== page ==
Before the first actual band takes to the stage, Ross and Carr fill for a bit with some awkward chat and another chance to see some of the other acts around the world - Shakira, looking remarkably unlike Shakira it has to be said, in Hamburg, fellating a microphone as she performs Don't Bother with a sparkly pink guitar and some some random types in Sydney wearing "Say no to Nuclear Power" t-shirts. We soon, however, cut to Chris Moyles who is introducing the first act, which is surely a bad idea. After all, if ever there was an argument for giving up, letting the icecaps melt, the flood waters rise and the drowning of all of humanity then Chris is clearly it. He makes way for Genesis, fronted by, of course, Phil Collins, more testicle than man and someone so obnoxious that the world invented the drum machine with the sole purpose of giving him no reason to exist. Now, Genesis do have some good intros in their back catalogue - well, one, Invisible Touch - but a five minute long meandering stroll into Turn It On Again certainly isn't it, although a lot of wrinkled fans down the front seem to be very happy. And surely "Turn It Off" is the message they should be trying to get across?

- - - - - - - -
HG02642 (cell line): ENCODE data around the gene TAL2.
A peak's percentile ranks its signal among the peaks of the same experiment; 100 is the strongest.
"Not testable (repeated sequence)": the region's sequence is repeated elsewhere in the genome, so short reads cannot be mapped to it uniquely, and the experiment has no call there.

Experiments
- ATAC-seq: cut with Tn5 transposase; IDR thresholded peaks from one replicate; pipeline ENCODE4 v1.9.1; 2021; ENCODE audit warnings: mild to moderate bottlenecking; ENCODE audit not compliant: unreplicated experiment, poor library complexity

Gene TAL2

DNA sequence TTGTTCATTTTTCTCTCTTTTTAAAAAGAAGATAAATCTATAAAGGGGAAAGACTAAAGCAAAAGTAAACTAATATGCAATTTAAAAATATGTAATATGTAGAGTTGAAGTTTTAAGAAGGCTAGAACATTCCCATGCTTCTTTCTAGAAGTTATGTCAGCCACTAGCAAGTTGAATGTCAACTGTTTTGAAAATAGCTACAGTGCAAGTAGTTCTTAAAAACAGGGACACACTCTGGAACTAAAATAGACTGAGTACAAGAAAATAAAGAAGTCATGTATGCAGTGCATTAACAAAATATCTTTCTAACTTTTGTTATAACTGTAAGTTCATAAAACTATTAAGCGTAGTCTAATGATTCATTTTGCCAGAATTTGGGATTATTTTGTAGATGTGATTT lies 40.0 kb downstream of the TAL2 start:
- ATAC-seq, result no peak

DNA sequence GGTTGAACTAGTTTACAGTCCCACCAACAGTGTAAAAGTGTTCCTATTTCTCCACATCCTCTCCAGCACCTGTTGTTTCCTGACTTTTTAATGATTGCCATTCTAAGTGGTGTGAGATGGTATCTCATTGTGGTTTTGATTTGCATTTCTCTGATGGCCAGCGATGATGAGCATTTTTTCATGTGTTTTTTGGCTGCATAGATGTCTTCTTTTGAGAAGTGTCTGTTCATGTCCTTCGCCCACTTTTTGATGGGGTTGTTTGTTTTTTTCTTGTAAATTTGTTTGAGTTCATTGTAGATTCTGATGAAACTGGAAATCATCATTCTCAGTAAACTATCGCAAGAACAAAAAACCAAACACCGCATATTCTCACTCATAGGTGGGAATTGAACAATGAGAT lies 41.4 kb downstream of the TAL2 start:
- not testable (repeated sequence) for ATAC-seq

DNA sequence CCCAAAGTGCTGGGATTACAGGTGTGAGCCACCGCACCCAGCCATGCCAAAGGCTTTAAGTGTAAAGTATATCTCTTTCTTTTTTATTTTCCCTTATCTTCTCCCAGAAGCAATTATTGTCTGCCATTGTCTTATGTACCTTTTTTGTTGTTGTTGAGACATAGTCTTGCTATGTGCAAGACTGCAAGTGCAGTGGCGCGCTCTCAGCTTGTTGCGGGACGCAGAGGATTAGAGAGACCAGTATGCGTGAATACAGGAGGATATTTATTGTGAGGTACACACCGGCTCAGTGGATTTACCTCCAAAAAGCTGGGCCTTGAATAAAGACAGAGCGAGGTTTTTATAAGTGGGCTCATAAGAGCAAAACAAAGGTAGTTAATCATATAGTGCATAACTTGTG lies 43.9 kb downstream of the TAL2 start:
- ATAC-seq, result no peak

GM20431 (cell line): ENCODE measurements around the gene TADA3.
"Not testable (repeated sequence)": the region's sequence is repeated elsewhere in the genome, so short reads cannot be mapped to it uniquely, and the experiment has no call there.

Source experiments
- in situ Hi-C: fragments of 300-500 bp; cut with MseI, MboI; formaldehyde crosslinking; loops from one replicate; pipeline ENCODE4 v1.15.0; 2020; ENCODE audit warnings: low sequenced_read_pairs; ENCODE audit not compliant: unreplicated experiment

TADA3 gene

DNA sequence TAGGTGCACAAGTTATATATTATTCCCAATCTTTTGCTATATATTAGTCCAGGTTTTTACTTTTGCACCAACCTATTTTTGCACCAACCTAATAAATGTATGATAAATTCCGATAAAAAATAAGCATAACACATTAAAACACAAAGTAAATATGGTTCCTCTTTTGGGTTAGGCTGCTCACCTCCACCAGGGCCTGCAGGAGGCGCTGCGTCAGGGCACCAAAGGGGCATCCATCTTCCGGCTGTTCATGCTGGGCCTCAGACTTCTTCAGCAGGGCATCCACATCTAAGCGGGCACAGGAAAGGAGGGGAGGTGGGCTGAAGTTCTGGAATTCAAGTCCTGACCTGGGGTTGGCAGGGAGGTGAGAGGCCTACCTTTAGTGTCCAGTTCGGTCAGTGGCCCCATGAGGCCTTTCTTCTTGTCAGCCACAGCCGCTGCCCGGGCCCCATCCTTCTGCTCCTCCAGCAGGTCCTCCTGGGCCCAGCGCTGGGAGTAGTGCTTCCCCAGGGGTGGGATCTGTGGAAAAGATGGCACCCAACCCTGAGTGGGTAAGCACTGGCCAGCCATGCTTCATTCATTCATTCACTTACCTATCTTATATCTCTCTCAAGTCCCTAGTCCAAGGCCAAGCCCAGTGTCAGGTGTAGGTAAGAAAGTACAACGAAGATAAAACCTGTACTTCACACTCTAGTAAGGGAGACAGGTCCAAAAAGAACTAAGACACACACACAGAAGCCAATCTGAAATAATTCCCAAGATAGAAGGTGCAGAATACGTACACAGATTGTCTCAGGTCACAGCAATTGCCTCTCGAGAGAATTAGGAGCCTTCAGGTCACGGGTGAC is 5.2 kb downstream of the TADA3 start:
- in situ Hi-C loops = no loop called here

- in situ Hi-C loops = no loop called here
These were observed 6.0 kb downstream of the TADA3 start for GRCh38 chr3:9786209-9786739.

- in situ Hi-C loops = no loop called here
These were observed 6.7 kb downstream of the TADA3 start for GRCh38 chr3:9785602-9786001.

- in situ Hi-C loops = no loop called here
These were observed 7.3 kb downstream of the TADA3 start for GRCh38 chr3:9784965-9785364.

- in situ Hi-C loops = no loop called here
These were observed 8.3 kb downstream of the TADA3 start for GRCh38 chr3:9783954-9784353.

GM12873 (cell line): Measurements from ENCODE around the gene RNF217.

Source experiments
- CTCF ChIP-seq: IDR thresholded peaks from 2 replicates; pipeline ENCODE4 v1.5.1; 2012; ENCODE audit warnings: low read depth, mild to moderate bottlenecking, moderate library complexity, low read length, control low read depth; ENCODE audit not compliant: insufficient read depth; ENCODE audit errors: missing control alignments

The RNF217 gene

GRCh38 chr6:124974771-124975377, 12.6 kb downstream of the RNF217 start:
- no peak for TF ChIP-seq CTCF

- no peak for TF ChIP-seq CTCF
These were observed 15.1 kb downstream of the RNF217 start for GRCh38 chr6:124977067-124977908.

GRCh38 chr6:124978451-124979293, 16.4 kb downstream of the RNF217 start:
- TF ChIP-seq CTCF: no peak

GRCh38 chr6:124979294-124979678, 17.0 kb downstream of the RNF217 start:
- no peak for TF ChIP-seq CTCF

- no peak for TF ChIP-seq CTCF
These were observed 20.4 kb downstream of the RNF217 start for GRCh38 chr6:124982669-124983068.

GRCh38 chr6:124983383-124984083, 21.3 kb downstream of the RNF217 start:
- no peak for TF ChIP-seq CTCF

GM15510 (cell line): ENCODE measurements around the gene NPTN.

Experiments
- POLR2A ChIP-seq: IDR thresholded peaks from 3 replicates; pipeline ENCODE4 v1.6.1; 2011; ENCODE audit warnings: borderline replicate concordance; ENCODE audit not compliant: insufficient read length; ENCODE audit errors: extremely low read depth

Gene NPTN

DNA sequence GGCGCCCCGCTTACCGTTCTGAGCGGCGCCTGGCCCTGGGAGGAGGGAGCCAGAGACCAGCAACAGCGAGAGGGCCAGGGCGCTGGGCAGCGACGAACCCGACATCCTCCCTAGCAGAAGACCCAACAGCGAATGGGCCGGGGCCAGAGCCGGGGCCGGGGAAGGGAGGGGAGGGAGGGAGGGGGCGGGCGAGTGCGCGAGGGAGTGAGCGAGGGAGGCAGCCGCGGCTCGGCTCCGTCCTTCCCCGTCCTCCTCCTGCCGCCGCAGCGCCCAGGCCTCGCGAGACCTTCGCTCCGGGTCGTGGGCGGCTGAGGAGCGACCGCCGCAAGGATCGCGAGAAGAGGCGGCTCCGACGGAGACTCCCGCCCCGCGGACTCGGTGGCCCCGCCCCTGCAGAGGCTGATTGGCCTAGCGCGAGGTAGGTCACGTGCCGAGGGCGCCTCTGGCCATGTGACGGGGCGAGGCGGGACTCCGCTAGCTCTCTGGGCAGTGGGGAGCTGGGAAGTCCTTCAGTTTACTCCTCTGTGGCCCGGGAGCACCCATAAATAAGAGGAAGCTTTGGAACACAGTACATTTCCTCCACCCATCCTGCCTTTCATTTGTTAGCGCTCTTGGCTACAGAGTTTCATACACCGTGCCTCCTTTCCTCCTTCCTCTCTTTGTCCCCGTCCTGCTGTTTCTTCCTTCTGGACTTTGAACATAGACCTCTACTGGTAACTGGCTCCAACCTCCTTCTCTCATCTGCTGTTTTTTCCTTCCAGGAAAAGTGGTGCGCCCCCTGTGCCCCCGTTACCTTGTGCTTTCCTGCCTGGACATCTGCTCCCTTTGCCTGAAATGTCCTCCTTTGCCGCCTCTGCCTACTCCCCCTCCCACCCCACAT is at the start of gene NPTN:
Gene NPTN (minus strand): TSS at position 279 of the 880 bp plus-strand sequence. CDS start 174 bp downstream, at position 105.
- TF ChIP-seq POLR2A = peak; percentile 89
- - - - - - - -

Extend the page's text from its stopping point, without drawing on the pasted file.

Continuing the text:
Turn It On Again is followed by Land of Confusion, "Mildly appropriate for today", suggests Phil. Although we weren't aware that the lyrics pertained to unit shifting and profile raising by already established artists, but what do we know. It just made us pine for Alcazar.

Finally, they give us Invisible Touch, with Phil declaring "She will fuck up your life" in the first sweary moment of the day. He's just like Snoop Dogg, only white, unpopular, and allowed into the country for some unknown reason. He takes a trip down the catwalk and people cheer, presumably because his proximity to them makes him easier to hit.